I feel that I must confess that I’m not much of a reader of apocalypse-type fiction and was mainly tempted by the cover design and interesting synopsis.

A Boy and His Dog at the End of the World is an engaging and ingenious story, written, very vividly, in the first person. There was something in the writing that was both dark and alluring and I loved reading it. C.A. Fletcher’s writing style is very special, giving an extremely strong atmosphere to the novel. I felt that it was an amazing and very promising story and that, when I finished reading, I wanted more.


My heartfelt thanks to NetGalley, and the publisher, Orbit Books, for providing these sample chapters and my full applause to the author.
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Where there is a dog (or two), I am always going to be keen to read. I devoured the first six chapters available for review through Netgalley and cannot wait until I can get my hands on the rest. 

Set in a post apocalyptic future, we meet Griz who lives on an island with his family and two dogs. The set up of "the event" that caused the population to dwindle is mysterious yet still believable and interesting. I loved reading of the family's survival and I wanted to know more about this new world they are in. Unfortunately the advance chapters end on such a cliffhanger that the wait to read the rest of this book will be painful.
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I can't fully say what my thoughts are after the first six chapters except that I'm definitely intrigued to read more! I'm excited for the full release of this novel!
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Griz lived on an island with his family in the time after the Gelding. They were alone there. There were few people anywhere, because people no longer had children. Even man’s best friend who had always been with us, was rare in those days. But Griz was lucky. He had two dogs. And they were his best friends. One day, a man arrived on their island on a boat with red sails, stealing Griz’s female dog, Jep. Griz and his dog, Jip, set out on a journey to get the dog back. He is not prepared for what he finds on the mainland, a place to which he has never been.

This was a slow read, but a good one. It is interesting to see how this author, C.A. Fletcher sees the future of mankind and of the earth. Since this book is written in the first person, you will really get to know Griz. You’ll love Griz! This character is well-developed and noble. If you are a dog-lover, you’ll enjoy the dogs, too! Lots of surprises fill the second half of the book.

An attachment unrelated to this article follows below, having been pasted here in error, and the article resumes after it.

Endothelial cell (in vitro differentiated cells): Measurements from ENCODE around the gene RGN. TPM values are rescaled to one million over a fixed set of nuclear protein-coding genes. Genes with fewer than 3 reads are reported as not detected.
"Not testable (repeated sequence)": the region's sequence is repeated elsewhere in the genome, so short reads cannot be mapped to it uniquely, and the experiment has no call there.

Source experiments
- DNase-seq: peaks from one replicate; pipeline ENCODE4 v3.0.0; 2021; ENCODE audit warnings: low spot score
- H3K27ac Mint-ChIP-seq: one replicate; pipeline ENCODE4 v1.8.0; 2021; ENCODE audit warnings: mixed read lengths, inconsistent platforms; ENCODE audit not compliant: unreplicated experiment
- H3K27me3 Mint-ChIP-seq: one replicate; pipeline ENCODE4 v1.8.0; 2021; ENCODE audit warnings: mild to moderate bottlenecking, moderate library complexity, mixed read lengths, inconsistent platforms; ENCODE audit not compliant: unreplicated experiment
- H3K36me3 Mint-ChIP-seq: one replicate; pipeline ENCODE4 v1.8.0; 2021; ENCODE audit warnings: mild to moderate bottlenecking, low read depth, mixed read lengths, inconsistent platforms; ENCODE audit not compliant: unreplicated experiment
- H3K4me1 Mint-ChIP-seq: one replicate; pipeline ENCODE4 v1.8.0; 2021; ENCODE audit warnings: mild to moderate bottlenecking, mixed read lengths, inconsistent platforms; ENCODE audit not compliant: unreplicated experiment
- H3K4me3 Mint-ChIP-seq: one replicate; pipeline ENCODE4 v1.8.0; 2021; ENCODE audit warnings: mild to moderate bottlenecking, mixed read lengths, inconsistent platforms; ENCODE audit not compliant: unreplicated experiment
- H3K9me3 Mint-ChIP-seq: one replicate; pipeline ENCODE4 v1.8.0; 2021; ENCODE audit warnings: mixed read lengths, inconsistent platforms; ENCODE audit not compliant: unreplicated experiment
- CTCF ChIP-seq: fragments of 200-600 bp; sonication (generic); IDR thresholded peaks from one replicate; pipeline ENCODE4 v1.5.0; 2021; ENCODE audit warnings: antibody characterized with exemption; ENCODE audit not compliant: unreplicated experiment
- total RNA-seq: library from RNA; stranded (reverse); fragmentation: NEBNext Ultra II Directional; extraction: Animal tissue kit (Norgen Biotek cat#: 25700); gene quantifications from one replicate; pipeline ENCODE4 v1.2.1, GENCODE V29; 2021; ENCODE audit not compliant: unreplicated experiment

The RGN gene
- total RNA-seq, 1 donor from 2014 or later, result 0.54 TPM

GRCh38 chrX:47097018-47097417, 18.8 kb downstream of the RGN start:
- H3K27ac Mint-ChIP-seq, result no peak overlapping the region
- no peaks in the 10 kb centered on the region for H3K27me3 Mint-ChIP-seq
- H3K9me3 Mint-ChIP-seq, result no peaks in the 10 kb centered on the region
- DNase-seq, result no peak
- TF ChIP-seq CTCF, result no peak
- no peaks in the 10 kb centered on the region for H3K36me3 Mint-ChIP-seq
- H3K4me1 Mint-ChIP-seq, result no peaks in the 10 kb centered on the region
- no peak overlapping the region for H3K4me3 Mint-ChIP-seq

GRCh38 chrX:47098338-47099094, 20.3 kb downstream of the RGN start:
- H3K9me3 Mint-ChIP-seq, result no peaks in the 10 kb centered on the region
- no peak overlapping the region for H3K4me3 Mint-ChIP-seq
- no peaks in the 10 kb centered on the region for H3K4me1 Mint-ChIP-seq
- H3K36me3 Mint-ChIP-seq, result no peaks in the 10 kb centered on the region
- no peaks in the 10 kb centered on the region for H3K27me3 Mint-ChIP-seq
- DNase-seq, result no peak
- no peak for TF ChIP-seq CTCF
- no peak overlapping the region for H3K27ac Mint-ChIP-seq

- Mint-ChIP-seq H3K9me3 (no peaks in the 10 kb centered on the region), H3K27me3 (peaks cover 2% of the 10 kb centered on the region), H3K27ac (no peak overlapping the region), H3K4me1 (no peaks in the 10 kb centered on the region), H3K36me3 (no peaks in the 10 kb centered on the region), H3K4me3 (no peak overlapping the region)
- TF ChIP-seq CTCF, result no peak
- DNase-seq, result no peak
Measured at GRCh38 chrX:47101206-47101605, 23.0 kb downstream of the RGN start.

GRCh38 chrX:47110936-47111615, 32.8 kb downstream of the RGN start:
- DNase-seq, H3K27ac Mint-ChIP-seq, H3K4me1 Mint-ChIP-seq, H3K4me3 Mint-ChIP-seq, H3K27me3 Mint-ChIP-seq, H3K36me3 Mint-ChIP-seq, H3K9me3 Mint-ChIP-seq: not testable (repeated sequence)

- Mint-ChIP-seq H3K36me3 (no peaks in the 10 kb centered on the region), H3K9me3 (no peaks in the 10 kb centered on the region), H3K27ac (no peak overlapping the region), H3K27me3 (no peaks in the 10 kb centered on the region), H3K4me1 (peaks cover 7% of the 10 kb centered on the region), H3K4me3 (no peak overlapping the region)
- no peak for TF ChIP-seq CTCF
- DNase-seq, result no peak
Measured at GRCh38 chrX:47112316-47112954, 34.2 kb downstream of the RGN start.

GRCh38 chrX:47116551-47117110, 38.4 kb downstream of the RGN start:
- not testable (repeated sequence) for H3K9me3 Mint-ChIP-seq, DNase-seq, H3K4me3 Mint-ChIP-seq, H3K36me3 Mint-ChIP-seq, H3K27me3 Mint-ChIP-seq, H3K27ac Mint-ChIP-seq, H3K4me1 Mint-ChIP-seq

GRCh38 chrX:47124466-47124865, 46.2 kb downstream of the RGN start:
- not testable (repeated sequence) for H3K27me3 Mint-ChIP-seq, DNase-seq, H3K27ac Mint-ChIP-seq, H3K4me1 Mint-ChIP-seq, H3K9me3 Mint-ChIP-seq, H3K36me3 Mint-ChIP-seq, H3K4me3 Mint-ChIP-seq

I was given a free copy of this book in exchange for an unbiased review.
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I really liked the way the story and our narrator are introduced. I 'm looking forward to reading the rest.
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“If we’re not loyal to the things we love, what’s the point? That’s like not having a memory. That’s when we stop being human. That’s a kind of death, even if you keep breathing.”

The Boy and His Dog at the End of the world is an alluring dystopian scifi. A page turner with a fascinating world and mystery. The story opens up immediately with the reason for the end of the world and something called the Gelding happened and it’s basically caused..well, people to stop having babies. No one getting it on in this book. No berry white in the bedrooms. The population went from 7.7 billion to 8 and a half thousand in just 70 years. 

This story is being told by a young boy named Griz in a journal like format which I feel like is common in dystopian stories. He’s recounting what happened like he’s talking to you personally but one thing I struggled with was he’s also recounting conversations and there would be times when I’d be half way through a paragraph and realize at the end that it was actually dialogue and it threw me a little off kilter when it happened.